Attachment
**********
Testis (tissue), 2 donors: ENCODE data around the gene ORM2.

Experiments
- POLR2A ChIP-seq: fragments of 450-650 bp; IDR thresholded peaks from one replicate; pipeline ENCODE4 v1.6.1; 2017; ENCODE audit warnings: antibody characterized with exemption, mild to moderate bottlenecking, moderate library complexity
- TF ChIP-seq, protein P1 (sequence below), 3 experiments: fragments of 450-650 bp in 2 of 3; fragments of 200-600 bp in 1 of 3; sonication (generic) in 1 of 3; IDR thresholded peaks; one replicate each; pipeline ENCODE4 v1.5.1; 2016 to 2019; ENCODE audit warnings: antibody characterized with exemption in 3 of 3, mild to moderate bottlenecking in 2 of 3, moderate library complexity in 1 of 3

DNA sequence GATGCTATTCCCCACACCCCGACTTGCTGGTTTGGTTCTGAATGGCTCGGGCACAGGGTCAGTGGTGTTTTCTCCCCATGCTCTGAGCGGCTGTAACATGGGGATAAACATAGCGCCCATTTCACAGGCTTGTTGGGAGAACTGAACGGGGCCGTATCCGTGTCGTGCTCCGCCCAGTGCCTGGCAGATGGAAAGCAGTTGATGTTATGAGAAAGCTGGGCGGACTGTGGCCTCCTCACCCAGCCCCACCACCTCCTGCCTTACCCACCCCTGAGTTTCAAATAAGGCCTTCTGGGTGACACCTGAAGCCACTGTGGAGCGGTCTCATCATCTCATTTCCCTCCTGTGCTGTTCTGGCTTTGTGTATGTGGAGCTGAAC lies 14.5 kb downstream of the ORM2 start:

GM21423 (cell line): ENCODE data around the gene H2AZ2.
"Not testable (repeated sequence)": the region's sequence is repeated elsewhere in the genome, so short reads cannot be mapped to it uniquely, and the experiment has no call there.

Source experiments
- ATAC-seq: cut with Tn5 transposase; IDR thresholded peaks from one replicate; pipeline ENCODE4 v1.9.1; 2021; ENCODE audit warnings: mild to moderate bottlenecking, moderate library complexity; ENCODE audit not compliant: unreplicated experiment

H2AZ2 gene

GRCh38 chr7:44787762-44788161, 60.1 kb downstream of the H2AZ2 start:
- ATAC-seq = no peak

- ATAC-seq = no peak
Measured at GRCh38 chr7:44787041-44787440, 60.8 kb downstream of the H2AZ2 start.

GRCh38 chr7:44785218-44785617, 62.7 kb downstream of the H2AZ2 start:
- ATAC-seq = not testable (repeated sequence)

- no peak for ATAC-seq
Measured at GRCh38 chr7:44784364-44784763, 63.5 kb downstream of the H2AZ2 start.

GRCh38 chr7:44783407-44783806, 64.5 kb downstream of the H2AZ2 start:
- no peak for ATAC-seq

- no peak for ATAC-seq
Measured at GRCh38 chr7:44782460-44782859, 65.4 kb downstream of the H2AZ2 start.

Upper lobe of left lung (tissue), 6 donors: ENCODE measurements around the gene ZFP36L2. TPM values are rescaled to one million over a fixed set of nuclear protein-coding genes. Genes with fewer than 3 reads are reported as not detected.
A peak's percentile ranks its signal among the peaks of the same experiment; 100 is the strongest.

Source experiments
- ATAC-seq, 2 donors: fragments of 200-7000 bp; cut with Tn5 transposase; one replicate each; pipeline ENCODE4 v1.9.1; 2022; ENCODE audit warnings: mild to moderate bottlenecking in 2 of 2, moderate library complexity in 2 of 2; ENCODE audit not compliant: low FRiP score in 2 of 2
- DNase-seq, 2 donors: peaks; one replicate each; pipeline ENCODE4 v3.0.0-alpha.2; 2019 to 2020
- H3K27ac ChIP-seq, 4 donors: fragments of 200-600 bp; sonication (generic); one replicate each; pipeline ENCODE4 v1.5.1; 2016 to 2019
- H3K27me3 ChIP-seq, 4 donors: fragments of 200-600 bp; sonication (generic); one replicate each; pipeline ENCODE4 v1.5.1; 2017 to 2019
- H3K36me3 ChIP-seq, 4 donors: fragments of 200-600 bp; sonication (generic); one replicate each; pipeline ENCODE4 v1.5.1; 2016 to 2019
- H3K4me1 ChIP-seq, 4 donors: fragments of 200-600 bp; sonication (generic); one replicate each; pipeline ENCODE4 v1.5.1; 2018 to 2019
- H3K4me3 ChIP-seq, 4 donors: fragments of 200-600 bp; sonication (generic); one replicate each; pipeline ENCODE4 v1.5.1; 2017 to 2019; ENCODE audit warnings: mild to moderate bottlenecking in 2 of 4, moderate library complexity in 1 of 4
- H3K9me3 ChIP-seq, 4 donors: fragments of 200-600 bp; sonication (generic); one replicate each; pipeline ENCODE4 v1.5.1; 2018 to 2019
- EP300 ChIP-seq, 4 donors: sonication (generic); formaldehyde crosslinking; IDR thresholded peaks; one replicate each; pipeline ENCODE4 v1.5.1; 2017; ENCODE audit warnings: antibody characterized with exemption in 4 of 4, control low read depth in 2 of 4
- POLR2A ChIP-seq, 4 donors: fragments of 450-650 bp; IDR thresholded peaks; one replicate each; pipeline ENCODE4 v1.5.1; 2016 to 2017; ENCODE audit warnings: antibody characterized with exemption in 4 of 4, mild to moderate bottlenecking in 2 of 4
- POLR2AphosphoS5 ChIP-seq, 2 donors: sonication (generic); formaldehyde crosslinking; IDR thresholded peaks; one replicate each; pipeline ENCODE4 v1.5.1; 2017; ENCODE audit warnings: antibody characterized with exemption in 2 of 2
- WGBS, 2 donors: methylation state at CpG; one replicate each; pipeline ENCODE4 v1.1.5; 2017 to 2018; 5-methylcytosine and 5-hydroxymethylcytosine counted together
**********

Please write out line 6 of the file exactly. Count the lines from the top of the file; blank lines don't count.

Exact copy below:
GM21423 (cell line): ENCODE data around the gene H2AZ2.